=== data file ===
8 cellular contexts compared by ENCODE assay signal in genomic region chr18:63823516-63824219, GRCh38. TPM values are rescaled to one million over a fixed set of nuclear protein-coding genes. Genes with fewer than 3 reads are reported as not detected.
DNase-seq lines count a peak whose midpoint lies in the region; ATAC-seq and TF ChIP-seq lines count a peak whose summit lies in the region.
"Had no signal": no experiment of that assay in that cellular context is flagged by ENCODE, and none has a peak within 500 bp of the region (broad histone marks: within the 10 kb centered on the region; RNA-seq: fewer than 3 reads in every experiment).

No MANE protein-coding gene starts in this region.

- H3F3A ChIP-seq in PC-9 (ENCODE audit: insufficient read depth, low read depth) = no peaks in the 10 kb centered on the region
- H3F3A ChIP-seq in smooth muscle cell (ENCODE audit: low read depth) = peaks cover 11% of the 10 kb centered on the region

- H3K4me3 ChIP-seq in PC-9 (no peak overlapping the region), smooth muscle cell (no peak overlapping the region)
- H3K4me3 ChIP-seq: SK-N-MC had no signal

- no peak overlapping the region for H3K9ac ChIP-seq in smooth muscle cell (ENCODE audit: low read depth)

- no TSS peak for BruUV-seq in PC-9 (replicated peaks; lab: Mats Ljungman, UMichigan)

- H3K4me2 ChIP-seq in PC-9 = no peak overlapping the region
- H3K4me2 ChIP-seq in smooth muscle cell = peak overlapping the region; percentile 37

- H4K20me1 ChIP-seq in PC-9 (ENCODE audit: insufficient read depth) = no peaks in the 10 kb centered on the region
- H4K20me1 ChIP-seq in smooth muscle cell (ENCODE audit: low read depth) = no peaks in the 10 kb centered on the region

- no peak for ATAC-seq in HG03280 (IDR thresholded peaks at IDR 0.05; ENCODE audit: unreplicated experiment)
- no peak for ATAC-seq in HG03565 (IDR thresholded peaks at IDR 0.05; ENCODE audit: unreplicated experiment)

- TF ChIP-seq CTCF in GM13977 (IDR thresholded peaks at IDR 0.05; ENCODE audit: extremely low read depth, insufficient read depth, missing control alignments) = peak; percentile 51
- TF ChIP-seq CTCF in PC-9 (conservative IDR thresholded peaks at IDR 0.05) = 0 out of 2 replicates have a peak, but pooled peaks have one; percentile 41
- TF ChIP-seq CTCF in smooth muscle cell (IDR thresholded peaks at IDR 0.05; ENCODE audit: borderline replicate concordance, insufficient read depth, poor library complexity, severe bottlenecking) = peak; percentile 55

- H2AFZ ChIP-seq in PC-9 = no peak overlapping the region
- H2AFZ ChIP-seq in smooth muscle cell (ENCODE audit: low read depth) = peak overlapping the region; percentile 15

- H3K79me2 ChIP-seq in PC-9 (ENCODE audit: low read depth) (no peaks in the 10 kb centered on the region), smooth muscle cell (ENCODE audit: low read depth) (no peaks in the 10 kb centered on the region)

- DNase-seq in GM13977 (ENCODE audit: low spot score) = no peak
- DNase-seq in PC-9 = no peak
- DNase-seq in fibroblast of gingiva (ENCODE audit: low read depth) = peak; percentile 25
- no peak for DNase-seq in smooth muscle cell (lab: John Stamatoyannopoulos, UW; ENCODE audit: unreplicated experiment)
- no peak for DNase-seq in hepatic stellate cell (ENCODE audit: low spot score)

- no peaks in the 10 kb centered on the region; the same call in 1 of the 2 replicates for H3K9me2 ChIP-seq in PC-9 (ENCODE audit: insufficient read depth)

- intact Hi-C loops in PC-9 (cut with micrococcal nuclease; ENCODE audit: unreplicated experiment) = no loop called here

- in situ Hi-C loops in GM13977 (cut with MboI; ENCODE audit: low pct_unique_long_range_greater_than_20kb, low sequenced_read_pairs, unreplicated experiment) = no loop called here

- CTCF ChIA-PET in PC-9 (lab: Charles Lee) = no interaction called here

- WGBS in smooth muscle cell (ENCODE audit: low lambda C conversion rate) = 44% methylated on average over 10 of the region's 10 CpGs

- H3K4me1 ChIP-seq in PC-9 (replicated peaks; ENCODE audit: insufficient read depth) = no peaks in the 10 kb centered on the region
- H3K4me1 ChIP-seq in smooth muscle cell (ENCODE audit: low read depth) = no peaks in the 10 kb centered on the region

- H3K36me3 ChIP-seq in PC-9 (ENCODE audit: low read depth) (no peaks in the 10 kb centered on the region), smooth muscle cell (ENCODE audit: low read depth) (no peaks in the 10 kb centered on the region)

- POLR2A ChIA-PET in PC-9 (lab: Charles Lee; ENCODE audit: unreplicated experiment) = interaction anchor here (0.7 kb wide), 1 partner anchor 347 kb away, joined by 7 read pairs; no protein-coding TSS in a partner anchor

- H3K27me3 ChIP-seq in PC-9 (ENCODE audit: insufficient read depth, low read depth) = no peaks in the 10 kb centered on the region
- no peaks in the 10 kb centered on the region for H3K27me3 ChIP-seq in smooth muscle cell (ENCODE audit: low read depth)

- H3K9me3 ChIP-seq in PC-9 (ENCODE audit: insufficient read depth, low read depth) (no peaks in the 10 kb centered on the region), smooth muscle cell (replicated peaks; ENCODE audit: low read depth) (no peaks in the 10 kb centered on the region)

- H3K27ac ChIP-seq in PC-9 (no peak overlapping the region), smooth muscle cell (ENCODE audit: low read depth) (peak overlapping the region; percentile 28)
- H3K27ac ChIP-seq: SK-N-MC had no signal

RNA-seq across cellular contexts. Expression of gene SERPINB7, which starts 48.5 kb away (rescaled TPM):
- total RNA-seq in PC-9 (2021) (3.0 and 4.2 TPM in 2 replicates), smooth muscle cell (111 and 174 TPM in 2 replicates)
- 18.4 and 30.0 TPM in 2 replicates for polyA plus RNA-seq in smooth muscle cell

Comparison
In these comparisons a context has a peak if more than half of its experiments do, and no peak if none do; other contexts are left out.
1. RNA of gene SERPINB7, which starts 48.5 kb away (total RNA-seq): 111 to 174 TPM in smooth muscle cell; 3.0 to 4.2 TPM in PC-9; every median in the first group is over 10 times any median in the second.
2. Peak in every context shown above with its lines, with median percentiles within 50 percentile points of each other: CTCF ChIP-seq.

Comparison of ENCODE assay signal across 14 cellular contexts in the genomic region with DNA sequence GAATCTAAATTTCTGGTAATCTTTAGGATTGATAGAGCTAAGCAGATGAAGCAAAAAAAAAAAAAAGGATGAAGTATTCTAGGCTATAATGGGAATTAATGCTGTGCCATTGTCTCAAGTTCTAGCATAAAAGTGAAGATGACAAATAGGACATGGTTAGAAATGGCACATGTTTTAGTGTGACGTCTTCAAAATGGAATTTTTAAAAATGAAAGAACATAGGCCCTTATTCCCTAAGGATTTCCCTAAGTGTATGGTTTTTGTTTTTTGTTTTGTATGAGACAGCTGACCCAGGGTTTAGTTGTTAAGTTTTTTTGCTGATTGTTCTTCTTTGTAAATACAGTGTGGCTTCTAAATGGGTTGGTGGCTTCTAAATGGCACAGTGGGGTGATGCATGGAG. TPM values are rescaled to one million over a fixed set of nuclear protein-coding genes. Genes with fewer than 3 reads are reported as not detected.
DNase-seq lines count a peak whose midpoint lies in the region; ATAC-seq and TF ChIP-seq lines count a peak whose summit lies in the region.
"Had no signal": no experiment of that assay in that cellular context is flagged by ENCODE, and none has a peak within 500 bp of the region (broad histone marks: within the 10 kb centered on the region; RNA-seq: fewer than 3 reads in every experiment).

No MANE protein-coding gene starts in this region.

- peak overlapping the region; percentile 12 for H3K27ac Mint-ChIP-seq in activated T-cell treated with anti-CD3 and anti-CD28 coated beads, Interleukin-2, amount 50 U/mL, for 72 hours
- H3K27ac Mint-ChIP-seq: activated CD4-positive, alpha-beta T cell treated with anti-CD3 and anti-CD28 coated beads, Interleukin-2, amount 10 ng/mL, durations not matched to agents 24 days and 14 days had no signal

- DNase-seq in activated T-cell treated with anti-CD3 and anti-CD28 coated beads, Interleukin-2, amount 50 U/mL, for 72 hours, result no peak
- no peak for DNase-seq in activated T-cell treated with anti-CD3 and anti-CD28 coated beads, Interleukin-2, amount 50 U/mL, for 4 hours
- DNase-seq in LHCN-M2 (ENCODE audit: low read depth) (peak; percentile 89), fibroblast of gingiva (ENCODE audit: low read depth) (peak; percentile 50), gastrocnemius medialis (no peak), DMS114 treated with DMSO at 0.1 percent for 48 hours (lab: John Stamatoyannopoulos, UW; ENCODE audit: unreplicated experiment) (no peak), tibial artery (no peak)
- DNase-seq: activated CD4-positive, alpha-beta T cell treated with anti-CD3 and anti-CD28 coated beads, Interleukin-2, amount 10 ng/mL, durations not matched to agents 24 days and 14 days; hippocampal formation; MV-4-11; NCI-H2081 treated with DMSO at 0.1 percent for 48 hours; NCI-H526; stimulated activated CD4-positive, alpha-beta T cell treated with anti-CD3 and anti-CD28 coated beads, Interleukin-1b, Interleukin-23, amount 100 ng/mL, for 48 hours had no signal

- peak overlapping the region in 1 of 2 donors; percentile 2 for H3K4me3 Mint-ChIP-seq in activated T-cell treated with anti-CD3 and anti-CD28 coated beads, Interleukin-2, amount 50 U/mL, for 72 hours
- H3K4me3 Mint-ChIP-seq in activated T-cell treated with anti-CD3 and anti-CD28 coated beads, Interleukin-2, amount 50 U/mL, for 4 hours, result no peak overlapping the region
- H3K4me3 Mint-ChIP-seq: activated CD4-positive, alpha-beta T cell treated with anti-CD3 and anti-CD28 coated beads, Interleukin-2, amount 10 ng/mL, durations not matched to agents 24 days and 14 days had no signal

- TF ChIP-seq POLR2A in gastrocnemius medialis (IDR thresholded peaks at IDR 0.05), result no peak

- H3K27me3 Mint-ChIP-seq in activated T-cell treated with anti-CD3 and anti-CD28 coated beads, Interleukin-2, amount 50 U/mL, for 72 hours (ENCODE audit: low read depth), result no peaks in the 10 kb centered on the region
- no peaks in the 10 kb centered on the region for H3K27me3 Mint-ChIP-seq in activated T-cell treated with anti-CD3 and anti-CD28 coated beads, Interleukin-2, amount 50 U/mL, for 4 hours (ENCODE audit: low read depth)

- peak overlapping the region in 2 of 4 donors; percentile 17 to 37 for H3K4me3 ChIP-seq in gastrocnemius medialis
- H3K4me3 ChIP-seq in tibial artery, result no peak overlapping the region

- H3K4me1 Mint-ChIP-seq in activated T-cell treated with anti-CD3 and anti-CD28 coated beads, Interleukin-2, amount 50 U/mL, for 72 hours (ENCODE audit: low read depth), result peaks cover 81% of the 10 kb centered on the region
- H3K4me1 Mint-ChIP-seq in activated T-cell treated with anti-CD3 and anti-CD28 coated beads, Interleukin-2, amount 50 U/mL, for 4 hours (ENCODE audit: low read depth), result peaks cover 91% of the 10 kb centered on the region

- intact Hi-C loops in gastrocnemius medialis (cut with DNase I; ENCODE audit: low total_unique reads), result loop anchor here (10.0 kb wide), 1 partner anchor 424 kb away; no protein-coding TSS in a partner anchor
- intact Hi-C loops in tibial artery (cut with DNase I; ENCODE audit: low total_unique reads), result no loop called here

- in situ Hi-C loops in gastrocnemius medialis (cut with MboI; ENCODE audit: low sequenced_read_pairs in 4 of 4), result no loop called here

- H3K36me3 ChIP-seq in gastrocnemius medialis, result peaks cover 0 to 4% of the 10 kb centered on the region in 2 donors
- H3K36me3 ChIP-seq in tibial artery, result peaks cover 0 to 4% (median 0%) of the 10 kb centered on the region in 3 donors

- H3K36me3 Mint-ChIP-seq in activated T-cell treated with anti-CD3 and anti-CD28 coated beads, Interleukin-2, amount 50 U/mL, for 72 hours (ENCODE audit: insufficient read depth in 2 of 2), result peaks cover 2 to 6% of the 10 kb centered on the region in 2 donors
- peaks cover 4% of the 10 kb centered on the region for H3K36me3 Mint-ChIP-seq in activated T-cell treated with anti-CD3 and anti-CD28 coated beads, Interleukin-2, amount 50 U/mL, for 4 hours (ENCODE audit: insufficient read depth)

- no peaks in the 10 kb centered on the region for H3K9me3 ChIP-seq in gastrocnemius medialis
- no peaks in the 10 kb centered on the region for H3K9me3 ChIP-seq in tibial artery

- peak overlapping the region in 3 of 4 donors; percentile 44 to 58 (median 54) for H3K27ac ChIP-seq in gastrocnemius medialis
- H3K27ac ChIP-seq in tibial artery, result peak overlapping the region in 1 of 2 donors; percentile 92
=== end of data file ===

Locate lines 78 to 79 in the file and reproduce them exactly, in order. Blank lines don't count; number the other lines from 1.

- peak overlapping the region in 3 of 4 donors; percentile 44 to 58 (median 54) for H3K27ac ChIP-seq in gastrocnemius medialis
- H3K27ac ChIP-seq in tibial artery, result peak overlapping the region in 1 of 2 donors; percentile 92